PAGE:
With the help of Tim Keller and his book “Prodigal God” I have been fascinated with the often neglected important lessons from the older brother in the story of the prodigal son (Luke 15:11-32). I believe most people can possess the tendencies of both the elder and the younger brother. But I think it can be easier for Christians, especially Christians who’ve grown up in the church to become “proud” of their faith and to slip into tendencies of the elder brother. Here are five ways to work out if you are an older brother type:
- Older Brothers look to control God by being ‘good’
In the parable, the elder brother exposes his need to ‘be good’ and because of this goodness he lists his demands to God. Even our goodness can be a stumbling block if we think we can control God through it. Questions to ask:
- Do I never feel like I have done enough to earn God’s approval?
- Do I feel like God likes me? (an interesting question which bypasses the word love, because we all know God loves us!)
- Do I feel that God owes me because I have worked so hard for him?
- Older Brothers get very angry when life doesn’t go right
There are two kinds of anger when life doesn’t go well: I’m bad and I’m worthless OR I am valuable so God owes me. The Gospel says I’m very sinful and very valuable. Question to ask:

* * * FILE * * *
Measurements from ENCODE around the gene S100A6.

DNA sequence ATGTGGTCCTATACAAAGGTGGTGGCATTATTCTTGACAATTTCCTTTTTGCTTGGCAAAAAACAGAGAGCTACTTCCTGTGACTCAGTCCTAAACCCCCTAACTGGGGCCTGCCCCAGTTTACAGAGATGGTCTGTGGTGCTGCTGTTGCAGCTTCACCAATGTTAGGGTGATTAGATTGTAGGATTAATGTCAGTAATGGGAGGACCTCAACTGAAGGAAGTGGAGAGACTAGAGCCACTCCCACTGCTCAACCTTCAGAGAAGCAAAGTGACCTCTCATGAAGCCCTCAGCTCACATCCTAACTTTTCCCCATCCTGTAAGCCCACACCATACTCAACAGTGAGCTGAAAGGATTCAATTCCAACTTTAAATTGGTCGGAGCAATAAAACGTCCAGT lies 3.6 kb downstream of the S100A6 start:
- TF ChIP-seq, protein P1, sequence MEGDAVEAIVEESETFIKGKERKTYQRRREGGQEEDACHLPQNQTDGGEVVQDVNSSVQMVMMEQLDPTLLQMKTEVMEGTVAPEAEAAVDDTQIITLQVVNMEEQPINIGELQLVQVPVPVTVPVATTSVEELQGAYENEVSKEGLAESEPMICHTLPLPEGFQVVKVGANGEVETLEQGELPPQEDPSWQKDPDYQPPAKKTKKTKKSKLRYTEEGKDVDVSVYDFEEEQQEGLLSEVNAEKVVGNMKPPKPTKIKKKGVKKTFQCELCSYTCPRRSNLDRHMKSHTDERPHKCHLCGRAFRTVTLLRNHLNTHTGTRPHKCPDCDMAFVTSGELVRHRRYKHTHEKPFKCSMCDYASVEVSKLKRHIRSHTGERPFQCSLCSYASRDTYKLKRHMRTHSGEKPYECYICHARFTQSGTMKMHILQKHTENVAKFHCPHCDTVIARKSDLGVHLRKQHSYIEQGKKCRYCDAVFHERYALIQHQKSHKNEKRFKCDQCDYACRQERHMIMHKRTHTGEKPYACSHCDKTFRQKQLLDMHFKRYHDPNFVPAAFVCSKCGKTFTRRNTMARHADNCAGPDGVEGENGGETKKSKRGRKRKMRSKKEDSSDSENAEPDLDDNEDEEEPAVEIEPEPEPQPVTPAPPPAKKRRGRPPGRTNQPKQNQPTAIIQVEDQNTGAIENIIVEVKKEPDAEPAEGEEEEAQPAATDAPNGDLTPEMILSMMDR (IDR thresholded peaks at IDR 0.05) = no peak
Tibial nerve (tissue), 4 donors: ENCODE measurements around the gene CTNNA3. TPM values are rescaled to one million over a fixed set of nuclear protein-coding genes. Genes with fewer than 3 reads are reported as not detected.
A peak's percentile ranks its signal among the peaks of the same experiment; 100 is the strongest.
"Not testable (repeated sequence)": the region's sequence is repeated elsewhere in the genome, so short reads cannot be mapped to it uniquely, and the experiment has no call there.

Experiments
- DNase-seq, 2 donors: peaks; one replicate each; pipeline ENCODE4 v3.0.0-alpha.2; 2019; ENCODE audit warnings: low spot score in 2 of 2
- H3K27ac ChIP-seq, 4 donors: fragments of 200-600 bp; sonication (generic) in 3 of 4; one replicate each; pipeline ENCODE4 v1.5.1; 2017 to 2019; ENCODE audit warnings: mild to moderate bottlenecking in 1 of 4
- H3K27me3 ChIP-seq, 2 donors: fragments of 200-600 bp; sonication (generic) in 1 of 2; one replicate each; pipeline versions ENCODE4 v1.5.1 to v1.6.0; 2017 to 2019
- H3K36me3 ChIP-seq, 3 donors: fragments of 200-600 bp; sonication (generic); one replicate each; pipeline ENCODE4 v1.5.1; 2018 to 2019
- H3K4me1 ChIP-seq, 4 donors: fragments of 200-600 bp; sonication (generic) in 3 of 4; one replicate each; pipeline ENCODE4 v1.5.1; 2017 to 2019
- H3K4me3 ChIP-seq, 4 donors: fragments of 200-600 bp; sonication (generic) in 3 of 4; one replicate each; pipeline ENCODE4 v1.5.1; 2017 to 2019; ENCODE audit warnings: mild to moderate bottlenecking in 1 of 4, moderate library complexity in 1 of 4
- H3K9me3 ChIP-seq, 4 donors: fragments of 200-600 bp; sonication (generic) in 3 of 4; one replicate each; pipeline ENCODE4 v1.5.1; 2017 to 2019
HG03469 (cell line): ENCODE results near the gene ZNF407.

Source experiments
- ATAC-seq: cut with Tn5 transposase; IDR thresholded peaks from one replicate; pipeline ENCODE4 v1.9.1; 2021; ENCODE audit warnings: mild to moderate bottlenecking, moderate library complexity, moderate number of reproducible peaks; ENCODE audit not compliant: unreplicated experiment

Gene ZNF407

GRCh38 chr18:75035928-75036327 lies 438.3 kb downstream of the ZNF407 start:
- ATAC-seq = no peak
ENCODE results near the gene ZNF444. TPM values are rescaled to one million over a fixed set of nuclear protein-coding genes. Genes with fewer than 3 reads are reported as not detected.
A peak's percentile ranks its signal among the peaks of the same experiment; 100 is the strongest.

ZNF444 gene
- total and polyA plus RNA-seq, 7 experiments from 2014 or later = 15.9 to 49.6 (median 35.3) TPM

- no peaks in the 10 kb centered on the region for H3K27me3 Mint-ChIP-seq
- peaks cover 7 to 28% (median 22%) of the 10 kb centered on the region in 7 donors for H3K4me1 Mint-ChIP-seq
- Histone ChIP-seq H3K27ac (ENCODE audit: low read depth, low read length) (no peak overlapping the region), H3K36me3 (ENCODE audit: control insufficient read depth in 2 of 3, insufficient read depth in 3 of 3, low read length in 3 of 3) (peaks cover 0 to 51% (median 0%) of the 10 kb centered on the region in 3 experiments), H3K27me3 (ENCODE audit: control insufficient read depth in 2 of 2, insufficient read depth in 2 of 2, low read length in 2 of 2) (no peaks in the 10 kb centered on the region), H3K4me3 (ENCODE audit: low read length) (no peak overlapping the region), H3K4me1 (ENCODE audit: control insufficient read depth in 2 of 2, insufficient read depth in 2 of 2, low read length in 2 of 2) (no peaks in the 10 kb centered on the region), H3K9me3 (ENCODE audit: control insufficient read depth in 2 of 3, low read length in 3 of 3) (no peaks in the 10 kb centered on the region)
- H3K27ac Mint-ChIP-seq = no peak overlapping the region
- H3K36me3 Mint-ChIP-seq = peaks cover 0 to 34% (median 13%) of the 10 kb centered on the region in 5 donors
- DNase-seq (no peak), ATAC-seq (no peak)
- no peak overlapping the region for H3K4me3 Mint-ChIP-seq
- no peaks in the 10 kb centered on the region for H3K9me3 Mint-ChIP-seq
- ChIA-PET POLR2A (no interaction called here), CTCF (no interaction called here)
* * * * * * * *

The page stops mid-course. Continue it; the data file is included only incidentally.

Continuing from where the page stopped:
- Do I get angry at God when things don’t go well?
- Older Brothers hate the law but do it anyway
The older brother in the parable said things like, “I have followed your orders. I have slaved for you.” In other words the commandments he was given he did out of obligation not heart. Questions to ask:
- Do I follow the commands of the bible grudgingly really thinking that I am missing out on fun?
- Do I secretly see how close to the line I can get?
- Older Brothers look down on others
The elder brother can’t forgive. If you think you’re saved by works, you will think things like “I would never do something like that.” In reality when we understand grace and ourselves we understand that all of us are capable of all kind of sin. Question to ask:
- Do I struggle to forgive a brother or sister who has sinned against me?
- Do I think, “I would never do that!”
- Older Brothers lack joy
There was a party on offer and the older brother wouldn’t come in. Questions to ask:
- Do I spend my time angry at life, my circumstance or others?
- Do I know how to laugh and just enjoy God’s presence?
The good news is if you see some of yourself in the above I certainly do (at times) and we have a Father who hasn’t stopped inviting us into his arms—despite all the service and activities we hold up to prove our worth. He is our worth. As Capon wrote:
“Trust him. And when you have done that, you are living the life of grace. No matter what happens to you in the course of that trusting—no matter how many waverings, vices, indispositions, and bratty whining may cause you—you believe simply that Somebody Else, by his death and resurrection, has made it all right, and you just say thank you and shut up. The whole slop-closet full of mildewed performances (which is all you have to offer) is simply your death; it is Jesus who is your life.”